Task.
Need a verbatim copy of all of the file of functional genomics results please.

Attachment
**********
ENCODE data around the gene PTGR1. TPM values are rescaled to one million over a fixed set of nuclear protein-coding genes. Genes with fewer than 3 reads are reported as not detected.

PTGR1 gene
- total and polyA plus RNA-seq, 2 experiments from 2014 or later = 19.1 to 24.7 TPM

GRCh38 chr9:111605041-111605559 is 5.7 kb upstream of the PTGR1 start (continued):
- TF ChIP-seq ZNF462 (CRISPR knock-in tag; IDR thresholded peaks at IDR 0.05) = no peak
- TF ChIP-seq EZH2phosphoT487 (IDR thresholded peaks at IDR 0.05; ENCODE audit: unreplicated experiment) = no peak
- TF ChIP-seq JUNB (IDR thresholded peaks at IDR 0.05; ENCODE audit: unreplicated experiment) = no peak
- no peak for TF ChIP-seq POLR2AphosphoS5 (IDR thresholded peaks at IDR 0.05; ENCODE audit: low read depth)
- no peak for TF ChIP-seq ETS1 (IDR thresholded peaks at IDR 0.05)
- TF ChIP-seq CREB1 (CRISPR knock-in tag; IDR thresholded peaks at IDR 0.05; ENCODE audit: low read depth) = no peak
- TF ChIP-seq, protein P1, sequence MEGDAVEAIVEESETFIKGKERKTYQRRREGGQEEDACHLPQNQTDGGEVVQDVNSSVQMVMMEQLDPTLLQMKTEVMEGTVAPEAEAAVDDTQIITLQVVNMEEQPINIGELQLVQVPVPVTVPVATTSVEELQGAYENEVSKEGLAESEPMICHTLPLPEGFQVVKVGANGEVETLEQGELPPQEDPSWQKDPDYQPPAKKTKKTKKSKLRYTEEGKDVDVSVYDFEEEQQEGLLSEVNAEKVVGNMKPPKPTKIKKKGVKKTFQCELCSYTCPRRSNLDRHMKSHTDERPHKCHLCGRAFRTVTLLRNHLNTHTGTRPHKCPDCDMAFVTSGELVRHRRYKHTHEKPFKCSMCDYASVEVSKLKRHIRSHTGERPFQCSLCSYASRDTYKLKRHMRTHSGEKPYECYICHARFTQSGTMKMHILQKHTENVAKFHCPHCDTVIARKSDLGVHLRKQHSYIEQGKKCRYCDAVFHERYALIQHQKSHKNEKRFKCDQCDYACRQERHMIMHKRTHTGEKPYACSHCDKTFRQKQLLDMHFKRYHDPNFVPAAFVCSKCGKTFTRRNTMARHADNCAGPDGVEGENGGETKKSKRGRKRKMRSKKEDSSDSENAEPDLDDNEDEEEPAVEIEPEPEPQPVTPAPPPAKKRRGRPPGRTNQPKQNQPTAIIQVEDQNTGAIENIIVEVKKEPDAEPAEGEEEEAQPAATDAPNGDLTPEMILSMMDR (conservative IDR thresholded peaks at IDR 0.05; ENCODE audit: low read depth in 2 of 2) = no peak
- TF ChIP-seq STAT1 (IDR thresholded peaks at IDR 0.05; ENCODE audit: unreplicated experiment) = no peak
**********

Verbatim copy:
ENCODE data around the gene PTGR1. TPM values are rescaled to one million over a fixed set of nuclear protein-coding genes. Genes with fewer than 3 reads are reported as not detected.

PTGR1 gene
- total and polyA plus RNA-seq, 2 experiments from 2014 or later = 19.1 to 24.7 TPM

GRCh38 chr9:111605041-111605559 is 5.7 kb upstream of the PTGR1 start (continued):
- TF ChIP-seq ZNF462 (CRISPR knock-in tag; IDR thresholded peaks at IDR 0.05) = no peak
- TF ChIP-seq EZH2phosphoT487 (IDR thresholded peaks at IDR 0.05; ENCODE audit: unreplicated experiment) = no peak
- TF ChIP-seq JUNB (IDR thresholded peaks at IDR 0.05; ENCODE audit: unreplicated experiment) = no peak
- no peak for TF ChIP-seq POLR2AphosphoS5 (IDR thresholded peaks at IDR 0.05; ENCODE audit: low read depth)
- no peak for TF ChIP-seq ETS1 (IDR thresholded peaks at IDR 0.05)
- TF ChIP-seq CREB1 (CRISPR knock-in tag; IDR thresholded peaks at IDR 0.05; ENCODE audit: low read depth) = no peak
- TF ChIP-seq, protein P1, sequence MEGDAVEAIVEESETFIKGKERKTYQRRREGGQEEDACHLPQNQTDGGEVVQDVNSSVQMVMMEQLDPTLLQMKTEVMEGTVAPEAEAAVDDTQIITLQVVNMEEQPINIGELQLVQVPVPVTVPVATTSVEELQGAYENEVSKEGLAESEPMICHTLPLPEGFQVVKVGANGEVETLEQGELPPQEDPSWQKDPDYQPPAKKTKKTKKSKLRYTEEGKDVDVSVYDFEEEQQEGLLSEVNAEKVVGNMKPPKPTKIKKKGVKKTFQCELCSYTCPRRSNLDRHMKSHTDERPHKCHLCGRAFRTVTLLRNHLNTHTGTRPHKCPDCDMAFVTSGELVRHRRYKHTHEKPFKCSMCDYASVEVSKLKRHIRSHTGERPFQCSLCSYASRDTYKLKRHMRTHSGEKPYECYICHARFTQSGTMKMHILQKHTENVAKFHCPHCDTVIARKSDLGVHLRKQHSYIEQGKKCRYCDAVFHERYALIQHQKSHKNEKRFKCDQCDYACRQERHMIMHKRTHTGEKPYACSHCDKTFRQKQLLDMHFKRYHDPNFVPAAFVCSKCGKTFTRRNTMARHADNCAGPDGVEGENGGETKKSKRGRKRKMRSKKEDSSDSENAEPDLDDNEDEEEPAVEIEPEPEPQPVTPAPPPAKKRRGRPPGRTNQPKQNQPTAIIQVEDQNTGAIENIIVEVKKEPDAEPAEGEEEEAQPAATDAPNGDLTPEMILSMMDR (conservative IDR thresholded peaks at IDR 0.05; ENCODE audit: low read depth in 2 of 2) = no peak
- TF ChIP-seq STAT1 (IDR thresholded peaks at IDR 0.05; ENCODE audit: unreplicated experiment) = no peak